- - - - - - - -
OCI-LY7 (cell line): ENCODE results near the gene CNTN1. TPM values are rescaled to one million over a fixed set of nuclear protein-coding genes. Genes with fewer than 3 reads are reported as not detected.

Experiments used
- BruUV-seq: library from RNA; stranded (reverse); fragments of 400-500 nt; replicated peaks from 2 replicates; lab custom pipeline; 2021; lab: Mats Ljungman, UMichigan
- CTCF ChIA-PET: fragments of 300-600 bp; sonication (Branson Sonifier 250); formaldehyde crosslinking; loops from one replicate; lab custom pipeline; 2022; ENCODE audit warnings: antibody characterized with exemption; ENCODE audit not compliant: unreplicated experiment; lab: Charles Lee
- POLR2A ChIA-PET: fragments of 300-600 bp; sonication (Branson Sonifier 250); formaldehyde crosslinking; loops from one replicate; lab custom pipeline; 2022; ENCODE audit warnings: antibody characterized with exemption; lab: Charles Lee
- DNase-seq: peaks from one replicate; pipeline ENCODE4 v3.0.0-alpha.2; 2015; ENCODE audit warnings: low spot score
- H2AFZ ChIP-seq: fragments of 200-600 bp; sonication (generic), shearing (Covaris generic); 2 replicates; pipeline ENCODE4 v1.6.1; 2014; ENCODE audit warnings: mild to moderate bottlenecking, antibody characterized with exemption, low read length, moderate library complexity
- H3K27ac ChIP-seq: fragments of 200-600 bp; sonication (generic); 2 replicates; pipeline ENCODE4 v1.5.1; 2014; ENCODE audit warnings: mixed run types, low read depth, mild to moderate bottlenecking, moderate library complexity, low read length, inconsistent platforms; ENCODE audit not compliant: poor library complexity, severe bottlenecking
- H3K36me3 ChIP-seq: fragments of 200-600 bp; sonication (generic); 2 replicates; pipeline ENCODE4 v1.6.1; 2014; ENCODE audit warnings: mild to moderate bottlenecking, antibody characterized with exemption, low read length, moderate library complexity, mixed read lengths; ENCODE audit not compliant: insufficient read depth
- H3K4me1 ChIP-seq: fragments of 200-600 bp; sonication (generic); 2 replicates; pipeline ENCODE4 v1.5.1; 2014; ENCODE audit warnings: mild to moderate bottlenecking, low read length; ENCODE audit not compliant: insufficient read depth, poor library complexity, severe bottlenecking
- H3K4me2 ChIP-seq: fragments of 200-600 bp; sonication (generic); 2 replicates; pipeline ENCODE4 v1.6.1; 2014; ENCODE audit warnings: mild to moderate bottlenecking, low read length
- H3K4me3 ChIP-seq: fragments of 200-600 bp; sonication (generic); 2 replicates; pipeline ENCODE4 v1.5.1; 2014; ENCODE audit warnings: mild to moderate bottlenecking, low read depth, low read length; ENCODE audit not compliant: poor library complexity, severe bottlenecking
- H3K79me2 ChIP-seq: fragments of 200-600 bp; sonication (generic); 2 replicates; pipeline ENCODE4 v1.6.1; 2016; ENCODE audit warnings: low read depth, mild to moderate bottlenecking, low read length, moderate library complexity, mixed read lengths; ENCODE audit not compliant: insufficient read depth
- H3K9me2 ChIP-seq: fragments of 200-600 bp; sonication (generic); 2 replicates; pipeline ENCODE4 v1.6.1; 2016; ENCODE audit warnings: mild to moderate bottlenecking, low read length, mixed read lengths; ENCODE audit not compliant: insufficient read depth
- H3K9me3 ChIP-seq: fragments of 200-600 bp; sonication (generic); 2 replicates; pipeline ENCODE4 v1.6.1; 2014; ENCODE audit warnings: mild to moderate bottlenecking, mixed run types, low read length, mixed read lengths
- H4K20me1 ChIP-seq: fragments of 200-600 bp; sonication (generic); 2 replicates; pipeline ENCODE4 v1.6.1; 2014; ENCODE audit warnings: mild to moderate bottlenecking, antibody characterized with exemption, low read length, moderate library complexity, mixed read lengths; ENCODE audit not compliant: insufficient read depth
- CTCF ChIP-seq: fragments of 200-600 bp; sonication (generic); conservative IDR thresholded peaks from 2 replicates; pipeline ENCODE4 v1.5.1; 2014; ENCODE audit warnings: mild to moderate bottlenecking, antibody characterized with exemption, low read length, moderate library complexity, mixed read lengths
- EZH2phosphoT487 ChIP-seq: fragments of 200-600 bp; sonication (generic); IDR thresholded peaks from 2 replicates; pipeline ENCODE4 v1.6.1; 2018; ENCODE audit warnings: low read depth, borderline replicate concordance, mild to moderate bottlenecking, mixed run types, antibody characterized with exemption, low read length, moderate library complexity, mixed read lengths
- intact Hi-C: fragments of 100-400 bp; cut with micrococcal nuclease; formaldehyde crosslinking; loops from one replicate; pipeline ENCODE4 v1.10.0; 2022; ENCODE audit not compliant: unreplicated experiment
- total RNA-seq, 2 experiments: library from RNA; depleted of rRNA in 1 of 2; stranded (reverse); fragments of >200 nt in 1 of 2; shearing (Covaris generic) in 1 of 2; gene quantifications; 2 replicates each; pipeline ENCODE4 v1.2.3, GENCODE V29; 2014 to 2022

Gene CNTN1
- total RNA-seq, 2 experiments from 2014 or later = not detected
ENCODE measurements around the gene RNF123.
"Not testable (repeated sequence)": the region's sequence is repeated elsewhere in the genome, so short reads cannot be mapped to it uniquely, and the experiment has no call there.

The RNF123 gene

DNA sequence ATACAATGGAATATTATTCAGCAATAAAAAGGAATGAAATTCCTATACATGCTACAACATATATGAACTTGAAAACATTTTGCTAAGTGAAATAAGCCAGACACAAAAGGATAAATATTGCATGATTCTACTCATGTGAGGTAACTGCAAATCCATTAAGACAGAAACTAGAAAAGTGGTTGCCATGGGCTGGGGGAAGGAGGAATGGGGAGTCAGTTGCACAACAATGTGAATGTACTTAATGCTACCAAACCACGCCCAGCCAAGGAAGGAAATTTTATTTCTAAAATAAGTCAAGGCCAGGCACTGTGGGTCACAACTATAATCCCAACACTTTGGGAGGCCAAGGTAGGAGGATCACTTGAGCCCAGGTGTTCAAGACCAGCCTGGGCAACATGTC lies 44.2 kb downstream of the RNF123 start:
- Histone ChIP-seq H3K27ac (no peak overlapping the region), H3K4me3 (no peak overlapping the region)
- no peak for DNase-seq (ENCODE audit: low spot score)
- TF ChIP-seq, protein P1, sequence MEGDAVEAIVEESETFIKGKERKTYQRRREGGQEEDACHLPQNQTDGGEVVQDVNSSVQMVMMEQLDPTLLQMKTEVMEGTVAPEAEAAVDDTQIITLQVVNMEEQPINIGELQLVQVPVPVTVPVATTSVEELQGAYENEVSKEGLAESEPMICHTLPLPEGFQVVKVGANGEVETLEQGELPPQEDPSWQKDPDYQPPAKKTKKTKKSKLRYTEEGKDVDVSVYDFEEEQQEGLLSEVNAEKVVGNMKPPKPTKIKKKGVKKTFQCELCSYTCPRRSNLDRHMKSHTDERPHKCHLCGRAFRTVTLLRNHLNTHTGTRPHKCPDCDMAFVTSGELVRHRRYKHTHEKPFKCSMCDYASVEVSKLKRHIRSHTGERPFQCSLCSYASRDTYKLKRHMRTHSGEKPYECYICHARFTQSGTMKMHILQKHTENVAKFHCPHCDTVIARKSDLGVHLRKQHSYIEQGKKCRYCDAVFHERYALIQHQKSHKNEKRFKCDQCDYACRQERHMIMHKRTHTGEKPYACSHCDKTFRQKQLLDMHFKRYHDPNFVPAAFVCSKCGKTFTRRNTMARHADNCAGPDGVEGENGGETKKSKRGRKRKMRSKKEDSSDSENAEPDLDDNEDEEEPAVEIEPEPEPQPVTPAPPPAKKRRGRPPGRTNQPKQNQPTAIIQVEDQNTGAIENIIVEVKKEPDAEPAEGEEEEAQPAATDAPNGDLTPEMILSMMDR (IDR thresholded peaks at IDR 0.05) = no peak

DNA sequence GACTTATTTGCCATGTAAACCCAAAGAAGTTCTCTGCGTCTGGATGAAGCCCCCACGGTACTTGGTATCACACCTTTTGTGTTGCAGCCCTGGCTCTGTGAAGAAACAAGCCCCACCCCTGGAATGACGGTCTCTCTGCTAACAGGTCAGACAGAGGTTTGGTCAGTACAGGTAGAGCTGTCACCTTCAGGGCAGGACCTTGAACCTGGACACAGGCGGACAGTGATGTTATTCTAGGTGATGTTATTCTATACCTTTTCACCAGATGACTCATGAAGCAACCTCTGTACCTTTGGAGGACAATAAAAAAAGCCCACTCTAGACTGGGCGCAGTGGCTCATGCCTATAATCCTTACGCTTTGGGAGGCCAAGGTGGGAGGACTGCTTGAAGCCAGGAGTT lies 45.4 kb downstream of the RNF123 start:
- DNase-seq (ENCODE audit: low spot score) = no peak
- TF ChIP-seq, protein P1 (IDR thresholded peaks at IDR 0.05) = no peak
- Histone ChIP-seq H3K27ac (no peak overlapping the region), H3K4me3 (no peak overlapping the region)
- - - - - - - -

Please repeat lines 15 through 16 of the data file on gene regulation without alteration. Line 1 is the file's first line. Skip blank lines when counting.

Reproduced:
- H3K9me3 ChIP-seq: fragments of 200-600 bp; sonication (generic); 2 replicates; pipeline ENCODE4 v1.6.1; 2014; ENCODE audit warnings: mild to moderate bottlenecking, mixed run types, low read length, mixed read lengths
- H4K20me1 ChIP-seq: fragments of 200-600 bp; sonication (generic); 2 replicates; pipeline ENCODE4 v1.6.1; 2014; ENCODE audit warnings: mild to moderate bottlenecking, antibody characterized with exemption, low read length, moderate library complexity, mixed read lengths; ENCODE audit not compliant: insufficient read depth